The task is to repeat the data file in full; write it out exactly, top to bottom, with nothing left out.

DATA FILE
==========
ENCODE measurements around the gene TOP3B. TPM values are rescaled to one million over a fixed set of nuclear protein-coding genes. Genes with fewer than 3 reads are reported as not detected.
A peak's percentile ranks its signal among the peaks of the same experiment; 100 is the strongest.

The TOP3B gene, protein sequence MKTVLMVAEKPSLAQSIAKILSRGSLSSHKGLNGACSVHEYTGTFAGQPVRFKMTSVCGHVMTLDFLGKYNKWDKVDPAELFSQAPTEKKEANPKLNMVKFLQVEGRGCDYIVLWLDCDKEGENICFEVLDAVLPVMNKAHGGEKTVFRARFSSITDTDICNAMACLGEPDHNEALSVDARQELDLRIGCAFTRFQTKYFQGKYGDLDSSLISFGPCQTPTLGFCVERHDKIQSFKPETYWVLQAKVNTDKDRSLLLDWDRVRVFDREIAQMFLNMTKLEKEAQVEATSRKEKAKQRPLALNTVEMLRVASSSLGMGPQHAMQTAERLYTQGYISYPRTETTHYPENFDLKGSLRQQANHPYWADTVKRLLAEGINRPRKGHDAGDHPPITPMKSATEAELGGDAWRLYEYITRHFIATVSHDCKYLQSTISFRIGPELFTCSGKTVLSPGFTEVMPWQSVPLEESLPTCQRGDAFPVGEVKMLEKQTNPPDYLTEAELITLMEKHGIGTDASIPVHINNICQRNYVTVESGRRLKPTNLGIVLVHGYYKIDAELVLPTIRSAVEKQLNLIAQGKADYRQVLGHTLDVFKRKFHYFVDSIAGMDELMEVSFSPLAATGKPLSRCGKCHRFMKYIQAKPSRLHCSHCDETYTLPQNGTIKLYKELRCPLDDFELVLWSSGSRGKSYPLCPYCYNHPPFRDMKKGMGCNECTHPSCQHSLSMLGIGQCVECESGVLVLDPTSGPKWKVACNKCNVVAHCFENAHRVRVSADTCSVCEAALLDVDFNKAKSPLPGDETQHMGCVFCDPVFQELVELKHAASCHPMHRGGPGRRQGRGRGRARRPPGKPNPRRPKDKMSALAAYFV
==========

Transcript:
ENCODE measurements around the gene TOP3B. TPM values are rescaled to one million over a fixed set of nuclear protein-coding genes. Genes with fewer than 3 reads are reported as not detected.
A peak's percentile ranks its signal among the peaks of the same experiment; 100 is the strongest.

The TOP3B gene, protein sequence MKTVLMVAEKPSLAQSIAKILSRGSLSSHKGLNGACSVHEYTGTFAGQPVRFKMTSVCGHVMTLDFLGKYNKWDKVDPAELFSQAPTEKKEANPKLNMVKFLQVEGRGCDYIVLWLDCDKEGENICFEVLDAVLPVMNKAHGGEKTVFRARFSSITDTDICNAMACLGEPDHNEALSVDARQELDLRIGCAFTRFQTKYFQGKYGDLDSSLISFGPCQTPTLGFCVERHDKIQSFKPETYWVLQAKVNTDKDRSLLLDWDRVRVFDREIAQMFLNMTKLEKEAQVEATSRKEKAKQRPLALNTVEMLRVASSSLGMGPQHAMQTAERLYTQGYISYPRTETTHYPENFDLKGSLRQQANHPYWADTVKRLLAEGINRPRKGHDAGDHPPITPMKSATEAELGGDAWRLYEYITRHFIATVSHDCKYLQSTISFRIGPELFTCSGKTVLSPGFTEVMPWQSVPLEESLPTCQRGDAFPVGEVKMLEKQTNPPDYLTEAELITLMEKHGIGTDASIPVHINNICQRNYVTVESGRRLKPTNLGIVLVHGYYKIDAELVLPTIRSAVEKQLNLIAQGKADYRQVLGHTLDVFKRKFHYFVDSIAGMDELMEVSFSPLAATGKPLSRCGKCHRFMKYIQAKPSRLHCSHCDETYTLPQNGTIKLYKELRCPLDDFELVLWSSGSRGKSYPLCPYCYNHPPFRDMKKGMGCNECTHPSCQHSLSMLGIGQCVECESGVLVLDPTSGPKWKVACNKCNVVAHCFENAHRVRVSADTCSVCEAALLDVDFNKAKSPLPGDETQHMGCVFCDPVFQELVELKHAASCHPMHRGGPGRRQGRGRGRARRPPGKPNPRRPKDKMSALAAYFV